In the new ITV documentary on the People's Princess, a friend of Diana's confesses Carlo's words the night before the wedding
The night before the start of what should have been a love story, Prince Charles throws a devastating bomb on a very young Diana.
Penny Thornton, an astrologer friend of Diana, talks about the intimate detail in ITV’s new documentary The Diana Interview: Revenge of a Princess, which aired Thursday in the UK, 25 years after her famous BBC Panorama interview.
Thornton recounts one of the most painful and personal confessions the Princess of Wales made to him:
One of the most shocking things Diana told me was that the night before the wedding Carlo told her he didn't love her. I think Carlo didn't want to start the marriage with lies. He wanted to be clear with her but all of this was devastating for Diana. With this premise he did not want to get married, he really thought about not showing up for the wedding.
During her BBC interview in 1995, Princess Diana revealed to journalist Martin Bashir that both she and Prince Charles had had extramarital affairs, confessing that her ex-husband's relationship with Camilla Parker-Bowles was one of the reasons that led to their separation in 1992:
There were three of us in this wedding, it was a bit crowded.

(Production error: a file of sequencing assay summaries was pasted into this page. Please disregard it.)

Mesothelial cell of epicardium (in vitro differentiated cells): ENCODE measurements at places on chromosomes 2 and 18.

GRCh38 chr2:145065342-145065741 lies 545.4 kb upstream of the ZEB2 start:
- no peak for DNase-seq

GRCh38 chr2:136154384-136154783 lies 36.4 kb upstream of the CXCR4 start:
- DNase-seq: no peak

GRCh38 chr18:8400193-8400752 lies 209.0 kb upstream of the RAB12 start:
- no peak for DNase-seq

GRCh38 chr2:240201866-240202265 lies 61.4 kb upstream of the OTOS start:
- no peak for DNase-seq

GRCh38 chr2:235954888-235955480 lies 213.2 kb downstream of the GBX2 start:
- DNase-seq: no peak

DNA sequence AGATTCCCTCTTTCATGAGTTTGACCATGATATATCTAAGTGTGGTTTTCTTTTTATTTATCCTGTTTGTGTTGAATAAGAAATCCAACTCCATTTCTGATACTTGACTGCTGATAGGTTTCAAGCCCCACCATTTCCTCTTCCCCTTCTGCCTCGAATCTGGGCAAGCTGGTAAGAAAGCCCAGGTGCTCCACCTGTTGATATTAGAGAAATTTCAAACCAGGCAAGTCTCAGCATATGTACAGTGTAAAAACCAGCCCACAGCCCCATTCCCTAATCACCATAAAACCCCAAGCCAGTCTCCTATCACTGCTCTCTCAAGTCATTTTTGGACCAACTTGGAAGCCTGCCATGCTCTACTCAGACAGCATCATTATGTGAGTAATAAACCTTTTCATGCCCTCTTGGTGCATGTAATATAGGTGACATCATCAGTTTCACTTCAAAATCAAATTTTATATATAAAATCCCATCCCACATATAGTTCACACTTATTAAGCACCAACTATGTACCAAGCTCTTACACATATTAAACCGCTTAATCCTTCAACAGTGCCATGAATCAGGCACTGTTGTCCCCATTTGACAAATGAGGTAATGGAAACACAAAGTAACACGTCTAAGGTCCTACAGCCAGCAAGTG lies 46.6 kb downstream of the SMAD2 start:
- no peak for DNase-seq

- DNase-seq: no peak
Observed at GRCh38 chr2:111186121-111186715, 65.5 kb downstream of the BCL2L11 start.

Diana also confirmed her relationship with former British Cavalry Officer James Hewitt, confessing that she was unfaithful to Charles because she was in love with Hewitt.
The new ITV documentary claims that Bashir forged bank statements to force Lady D to give the interview by making her believe they were spying on her. Diana's brother, the ninth Earl Spencer, recently publicly accused the BBC of sending him a piecemeal apology for using false documents to secure an interview with his sister.
An internal investigation by the BBC in 1996 claimed that the documents in question had no bearing on the interview, but Count Spencer did not move from his position and added to the dose:
The BBC has yet to apologize for what really matters, which is the astounding series of forgeries of bank statements that suggested Diana's closest confidants were spying on her on behalf of her enemies. These were the false premises that led Diana to release the interview.
Interview that, according to Rosa Monckton, one of Diana's closest friends, contributed to her death:
Both the paparazzi and the BBC, our national broadcaster, have had the same behavior towards Diana and are both responsible for her death.